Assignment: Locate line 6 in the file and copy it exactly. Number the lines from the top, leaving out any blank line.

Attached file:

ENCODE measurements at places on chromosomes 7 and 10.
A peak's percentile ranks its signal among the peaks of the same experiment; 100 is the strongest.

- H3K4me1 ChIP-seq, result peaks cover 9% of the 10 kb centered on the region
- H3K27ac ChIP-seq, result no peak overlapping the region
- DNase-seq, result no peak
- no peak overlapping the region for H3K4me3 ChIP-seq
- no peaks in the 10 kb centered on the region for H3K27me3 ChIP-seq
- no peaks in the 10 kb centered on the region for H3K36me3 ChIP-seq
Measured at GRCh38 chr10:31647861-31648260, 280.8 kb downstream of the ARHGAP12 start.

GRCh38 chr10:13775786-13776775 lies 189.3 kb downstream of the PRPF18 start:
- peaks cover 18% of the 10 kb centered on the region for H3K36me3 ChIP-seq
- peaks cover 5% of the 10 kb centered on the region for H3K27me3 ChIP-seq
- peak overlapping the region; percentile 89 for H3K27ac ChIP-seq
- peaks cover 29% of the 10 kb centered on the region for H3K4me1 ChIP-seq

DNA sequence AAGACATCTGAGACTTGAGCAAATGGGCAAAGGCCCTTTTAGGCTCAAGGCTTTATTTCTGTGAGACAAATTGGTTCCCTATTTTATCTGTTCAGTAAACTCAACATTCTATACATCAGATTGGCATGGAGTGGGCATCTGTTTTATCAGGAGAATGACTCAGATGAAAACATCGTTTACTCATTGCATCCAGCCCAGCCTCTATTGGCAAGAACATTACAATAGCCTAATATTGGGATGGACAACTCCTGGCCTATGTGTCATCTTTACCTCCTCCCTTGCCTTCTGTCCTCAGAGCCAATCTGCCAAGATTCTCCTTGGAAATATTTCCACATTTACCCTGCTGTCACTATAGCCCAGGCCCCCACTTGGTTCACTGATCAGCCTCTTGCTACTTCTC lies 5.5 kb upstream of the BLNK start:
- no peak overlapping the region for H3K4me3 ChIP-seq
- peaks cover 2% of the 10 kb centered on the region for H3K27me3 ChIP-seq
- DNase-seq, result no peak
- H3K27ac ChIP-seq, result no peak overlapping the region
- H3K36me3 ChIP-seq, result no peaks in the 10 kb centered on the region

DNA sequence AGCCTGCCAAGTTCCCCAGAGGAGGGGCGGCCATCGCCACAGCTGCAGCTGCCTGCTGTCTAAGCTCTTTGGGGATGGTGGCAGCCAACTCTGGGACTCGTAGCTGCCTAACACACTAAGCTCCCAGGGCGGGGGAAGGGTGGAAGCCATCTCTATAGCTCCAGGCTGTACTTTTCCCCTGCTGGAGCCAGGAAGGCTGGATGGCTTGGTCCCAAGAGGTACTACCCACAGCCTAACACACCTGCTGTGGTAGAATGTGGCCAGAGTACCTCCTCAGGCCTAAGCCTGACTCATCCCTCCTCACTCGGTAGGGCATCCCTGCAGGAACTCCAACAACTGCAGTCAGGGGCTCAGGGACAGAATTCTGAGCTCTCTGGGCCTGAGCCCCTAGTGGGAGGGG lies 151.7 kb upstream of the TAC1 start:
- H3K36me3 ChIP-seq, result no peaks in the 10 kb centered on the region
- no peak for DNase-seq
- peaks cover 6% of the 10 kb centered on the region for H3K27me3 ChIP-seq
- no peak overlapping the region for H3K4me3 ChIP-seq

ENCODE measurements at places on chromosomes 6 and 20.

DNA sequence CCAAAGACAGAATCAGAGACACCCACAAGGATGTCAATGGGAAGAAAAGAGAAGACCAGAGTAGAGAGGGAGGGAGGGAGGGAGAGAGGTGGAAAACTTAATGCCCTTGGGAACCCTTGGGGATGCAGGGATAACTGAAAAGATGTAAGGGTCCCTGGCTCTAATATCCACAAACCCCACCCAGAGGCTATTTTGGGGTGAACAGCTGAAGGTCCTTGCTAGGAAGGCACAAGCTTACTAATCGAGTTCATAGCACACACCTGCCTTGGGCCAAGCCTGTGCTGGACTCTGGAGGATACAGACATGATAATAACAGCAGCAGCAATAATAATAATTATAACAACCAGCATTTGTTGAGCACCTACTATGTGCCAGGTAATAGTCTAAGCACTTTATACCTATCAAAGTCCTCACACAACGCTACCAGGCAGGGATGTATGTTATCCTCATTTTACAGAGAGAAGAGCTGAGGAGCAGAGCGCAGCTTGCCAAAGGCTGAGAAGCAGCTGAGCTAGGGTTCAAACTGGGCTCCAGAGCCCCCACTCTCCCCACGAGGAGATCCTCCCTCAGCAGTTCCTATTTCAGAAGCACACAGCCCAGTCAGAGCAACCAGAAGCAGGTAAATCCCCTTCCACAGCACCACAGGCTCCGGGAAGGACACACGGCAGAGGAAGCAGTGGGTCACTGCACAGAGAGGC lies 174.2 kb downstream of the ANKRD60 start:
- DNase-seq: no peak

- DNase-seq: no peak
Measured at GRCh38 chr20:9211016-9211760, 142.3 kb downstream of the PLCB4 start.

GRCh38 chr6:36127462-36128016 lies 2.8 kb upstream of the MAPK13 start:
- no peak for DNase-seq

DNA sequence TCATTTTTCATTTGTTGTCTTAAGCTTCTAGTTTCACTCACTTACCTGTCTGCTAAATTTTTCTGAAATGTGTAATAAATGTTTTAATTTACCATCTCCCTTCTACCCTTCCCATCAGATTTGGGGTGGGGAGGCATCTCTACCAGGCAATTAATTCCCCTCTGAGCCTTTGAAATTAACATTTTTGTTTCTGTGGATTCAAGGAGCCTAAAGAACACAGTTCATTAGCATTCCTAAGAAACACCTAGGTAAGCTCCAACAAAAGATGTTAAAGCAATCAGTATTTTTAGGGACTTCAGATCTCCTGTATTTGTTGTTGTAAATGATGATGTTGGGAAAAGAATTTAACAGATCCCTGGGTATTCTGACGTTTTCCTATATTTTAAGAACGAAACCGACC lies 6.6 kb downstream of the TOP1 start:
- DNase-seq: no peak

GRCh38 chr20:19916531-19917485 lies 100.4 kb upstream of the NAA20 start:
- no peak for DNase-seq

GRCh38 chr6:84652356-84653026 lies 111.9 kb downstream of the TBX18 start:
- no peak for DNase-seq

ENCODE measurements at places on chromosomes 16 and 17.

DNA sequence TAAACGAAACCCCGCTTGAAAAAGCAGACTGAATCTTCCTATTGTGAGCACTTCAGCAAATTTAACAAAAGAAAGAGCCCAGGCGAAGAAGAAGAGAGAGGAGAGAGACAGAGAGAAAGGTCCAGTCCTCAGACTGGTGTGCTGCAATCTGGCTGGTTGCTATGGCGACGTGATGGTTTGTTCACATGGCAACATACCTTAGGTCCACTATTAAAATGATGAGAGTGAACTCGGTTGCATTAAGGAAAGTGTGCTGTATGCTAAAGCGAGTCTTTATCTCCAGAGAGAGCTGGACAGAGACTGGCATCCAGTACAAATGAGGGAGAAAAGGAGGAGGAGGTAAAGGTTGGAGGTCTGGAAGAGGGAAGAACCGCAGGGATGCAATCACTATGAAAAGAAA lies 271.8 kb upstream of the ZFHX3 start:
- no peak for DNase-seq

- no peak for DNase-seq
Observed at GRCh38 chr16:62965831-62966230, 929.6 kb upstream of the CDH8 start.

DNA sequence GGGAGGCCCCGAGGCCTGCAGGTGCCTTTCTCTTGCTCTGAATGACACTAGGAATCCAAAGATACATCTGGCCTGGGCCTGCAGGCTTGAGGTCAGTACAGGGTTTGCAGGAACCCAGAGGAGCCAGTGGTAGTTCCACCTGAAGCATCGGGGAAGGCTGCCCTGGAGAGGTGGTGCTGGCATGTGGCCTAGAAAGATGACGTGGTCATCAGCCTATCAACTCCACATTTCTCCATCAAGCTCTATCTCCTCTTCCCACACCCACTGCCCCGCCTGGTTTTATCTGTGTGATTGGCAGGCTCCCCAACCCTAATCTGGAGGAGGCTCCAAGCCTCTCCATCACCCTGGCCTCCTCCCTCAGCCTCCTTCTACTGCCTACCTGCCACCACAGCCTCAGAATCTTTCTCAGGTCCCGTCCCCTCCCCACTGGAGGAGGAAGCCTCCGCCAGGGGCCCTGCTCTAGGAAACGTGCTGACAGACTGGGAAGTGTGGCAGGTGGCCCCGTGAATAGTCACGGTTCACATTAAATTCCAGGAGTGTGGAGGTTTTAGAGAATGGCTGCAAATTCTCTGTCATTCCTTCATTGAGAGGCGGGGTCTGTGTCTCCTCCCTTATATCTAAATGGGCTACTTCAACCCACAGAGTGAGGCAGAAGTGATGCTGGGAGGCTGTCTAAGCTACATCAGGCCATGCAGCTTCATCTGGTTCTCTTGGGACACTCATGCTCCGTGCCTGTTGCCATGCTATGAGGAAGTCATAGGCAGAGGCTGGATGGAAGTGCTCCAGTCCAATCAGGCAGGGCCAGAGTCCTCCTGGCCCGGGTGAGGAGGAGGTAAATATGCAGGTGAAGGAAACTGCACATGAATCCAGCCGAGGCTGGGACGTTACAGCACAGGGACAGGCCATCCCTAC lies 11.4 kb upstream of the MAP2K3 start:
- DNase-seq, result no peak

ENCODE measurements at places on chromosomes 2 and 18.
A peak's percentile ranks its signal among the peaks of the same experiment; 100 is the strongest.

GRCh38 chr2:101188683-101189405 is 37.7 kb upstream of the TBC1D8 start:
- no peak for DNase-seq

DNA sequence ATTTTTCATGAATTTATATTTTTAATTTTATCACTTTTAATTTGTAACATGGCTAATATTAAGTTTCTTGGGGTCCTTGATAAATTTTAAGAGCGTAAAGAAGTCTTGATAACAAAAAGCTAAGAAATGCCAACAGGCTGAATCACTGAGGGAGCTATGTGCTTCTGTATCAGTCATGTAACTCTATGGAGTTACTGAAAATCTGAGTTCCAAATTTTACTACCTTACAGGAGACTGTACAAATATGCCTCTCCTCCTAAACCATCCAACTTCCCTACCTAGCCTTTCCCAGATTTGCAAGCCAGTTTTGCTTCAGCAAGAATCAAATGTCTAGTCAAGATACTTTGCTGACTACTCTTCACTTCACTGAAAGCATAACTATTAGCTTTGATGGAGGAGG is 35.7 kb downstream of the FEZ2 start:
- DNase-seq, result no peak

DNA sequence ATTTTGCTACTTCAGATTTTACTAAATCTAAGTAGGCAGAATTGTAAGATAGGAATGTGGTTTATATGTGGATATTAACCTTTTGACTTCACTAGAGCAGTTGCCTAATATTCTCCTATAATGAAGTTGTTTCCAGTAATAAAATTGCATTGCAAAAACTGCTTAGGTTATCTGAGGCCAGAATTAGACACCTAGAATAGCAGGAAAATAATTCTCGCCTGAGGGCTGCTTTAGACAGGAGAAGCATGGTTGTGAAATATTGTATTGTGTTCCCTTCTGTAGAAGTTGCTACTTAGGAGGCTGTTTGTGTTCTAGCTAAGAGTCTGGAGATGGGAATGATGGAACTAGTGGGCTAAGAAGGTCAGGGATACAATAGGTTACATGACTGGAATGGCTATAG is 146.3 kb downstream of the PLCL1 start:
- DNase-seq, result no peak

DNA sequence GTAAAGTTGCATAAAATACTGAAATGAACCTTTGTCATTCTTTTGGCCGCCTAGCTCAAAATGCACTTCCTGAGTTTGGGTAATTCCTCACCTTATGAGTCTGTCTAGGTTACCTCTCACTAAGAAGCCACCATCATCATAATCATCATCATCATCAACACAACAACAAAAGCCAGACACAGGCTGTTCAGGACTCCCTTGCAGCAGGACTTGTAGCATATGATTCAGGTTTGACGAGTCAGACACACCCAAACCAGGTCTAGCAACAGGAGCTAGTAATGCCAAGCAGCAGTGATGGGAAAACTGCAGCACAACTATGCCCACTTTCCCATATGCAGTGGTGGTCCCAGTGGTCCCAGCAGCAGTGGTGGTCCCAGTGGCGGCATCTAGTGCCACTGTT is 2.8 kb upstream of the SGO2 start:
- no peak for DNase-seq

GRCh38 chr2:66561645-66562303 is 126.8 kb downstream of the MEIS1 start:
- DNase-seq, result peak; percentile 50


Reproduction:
- no peak overlapping the region for H3K4me3 ChIP-seq